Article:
You’ve decided it’s time to replace your existing fire alarm system. Maybe you’ve significantly expanded your facility’s footprint, bringing on more staff and therefore increasing your safety concerns. Or perhaps you’ve downsized your square-footage and want to explore how this may have changed your fire alarm needs. Or it could be that your current system is simply aging past its useful life, inspiring you to investigate the latest options. Whatever the reason, the next decision you’re faced with is determining the type of system—conventional or addressable—to buy. Although a Pavion fire alarm specialist is best suited to analyze your situation and guide you through the decision-making process, here’s a bit of information about both types to get you started.
In these hardware-based, analog systems, each detection device is connected to a zone which has its own wire connected to a central control panel. Because this equipment is fairly inexpensive, conventional systems cost less to purchase compared to addressable systems. But labor costs are higher because each zone of detection devices must be individually wired and connected to the control panel, making this a fairly time-consuming process.
Another consideration is that these systems cannot pinpoint which device was activated; alarms are identified by zone, usually identifying one floor or area only. This is why conventional systems are usually installed in smaller properties where there is less need for such specificity.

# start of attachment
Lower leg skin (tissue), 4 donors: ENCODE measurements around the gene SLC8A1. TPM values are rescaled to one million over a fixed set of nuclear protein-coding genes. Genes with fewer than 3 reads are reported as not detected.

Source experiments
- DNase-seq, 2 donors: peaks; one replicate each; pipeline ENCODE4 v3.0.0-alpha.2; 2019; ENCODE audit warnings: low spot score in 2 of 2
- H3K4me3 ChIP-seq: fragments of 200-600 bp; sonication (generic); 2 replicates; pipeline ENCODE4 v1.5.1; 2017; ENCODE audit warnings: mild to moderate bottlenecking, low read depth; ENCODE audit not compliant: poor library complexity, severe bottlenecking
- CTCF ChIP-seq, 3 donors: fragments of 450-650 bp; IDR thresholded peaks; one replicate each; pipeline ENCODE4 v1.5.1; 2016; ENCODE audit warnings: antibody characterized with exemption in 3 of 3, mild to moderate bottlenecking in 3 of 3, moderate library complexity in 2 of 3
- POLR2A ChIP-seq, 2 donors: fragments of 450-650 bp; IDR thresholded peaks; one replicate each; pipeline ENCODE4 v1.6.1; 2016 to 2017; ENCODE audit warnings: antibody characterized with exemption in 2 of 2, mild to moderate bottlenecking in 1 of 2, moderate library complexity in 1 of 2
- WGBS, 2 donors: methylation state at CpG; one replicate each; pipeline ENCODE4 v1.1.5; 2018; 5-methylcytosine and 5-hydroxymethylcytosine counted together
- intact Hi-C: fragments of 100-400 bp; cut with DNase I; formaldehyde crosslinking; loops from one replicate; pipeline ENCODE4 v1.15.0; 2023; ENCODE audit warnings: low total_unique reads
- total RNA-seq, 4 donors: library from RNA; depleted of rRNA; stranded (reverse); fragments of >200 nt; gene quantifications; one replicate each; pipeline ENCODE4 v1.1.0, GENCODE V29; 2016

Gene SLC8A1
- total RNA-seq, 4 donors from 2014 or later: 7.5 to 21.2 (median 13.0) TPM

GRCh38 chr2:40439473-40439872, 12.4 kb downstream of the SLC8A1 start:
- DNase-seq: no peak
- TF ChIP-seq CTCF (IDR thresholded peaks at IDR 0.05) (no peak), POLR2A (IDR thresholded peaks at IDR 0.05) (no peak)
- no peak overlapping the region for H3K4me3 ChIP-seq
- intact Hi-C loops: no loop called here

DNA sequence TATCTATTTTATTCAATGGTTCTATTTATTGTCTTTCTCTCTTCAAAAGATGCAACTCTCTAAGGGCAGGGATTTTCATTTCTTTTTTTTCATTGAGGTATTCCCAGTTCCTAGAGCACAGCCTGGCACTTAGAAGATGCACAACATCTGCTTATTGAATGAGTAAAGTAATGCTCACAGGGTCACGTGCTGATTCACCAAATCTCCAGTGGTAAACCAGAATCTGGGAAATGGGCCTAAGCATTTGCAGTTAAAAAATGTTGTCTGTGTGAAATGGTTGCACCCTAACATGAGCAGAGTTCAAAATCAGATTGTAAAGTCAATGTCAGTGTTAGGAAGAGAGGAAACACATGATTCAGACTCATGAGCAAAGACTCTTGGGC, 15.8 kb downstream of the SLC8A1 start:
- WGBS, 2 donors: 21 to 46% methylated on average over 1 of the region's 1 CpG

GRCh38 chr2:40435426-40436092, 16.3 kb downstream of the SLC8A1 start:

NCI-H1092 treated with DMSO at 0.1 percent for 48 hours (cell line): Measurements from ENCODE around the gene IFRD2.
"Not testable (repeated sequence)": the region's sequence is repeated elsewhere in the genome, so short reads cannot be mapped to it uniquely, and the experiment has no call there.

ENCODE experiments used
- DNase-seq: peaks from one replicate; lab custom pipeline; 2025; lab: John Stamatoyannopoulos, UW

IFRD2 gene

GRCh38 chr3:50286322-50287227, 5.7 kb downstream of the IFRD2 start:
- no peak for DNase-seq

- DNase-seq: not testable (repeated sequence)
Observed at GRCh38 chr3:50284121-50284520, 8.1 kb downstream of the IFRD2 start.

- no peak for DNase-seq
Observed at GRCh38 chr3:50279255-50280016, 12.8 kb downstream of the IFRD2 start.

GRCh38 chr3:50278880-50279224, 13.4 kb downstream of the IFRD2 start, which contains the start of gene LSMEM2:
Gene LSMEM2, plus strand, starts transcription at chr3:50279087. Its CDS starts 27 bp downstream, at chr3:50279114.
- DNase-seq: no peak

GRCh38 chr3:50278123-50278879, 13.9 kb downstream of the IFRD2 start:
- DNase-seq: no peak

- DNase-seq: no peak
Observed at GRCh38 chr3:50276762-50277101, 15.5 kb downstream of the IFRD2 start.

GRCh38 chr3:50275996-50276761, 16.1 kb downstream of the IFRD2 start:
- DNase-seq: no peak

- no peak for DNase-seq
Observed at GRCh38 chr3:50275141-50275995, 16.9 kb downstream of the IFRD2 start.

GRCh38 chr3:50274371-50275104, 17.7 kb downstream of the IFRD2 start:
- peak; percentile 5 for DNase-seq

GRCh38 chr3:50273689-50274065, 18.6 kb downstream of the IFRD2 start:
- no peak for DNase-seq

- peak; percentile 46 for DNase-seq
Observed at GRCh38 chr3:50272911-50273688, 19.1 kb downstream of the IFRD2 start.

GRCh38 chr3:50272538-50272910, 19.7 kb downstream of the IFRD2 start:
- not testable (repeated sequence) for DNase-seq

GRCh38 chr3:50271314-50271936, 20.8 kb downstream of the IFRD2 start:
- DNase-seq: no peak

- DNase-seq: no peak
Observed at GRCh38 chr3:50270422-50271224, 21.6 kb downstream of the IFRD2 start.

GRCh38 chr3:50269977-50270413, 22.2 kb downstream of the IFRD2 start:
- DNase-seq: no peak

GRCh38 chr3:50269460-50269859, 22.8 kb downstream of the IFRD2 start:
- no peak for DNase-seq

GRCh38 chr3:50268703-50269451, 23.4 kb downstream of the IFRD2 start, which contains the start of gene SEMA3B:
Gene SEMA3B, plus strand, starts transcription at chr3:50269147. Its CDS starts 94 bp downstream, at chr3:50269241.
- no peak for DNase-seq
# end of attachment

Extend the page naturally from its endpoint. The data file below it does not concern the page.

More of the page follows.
These systems are able to monitor every detection device—fire, smoke and carbon monoxide—installed in a building, pinpointing exactly where and what type of an alarm has been activated and what has triggered that activation. This capability is why addressable fire alarms are also known as “intelligent systems.” Even though a single wire can connect hundreds of alarm devices to a control panel, each one has its own unique identifier making it possible to swiftly assess the situation and respond.
These systems also afford properties greater flexibility and have more capabilities compared to conventional systems. And because only one wire can connect hundreds of devices to the control panel, less labor is required, lowering that cost. (Both ends of this wire are looped into the panel. If one end is disconnected, the devices will still function, making this system more reliable than some conventional systems.)
However, the equipment is more expensive compared to conventional systems, resulting in a higher purchase price. Typically, addressable systems are installed in larger, more complex buildings where the need to immediately identify and locate a threat is acute.
Even though conventional systems have their limitations, they should not automatically be ruled out. Depending on the property and the budget they may offer the perfect solution—not every business is going to need the expanded capabilities of an addressable system. Contact a Pavion fire safety expert who will help you determine exactly what is right for you.